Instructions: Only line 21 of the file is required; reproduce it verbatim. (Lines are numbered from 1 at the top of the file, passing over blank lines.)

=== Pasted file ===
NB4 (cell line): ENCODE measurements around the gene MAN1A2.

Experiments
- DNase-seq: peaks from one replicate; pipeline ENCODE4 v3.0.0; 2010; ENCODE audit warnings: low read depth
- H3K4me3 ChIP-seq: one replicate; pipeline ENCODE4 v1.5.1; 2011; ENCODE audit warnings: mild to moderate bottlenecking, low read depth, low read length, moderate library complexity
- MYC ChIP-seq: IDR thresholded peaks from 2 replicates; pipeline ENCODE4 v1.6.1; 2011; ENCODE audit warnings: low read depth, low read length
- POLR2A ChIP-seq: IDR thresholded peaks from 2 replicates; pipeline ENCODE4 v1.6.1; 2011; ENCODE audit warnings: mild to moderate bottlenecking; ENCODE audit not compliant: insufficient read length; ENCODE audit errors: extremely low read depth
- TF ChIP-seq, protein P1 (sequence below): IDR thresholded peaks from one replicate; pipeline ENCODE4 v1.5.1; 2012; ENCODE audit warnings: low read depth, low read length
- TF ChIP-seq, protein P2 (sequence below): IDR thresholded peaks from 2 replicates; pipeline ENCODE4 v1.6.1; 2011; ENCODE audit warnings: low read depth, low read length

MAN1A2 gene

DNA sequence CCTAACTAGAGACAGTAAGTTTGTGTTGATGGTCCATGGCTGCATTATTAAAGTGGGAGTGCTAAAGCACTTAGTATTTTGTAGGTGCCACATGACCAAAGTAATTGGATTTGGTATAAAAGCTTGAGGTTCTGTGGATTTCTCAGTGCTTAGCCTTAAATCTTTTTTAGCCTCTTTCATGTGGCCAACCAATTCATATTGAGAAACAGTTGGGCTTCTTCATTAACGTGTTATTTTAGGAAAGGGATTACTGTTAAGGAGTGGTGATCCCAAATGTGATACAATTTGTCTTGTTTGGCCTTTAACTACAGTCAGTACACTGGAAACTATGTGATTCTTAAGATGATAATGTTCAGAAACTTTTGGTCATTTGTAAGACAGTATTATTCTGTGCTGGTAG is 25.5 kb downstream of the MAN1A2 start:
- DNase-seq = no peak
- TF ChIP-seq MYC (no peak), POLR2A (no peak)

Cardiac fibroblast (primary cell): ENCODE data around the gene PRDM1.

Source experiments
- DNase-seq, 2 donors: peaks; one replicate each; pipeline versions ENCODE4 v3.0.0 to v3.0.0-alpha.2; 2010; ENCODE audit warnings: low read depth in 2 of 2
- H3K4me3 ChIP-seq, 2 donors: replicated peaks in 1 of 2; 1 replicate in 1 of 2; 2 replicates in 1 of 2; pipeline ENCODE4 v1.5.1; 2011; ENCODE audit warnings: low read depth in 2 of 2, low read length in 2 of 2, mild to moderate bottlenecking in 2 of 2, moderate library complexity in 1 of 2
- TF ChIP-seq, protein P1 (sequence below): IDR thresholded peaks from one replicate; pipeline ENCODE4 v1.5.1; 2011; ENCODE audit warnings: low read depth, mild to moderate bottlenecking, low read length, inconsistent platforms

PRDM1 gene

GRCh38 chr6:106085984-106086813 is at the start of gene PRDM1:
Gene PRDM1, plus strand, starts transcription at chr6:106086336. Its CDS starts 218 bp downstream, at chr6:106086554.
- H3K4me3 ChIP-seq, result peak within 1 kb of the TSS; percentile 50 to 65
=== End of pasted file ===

- H3K4me3 ChIP-seq, result peak within 1 kb of the TSS; percentile 50 to 65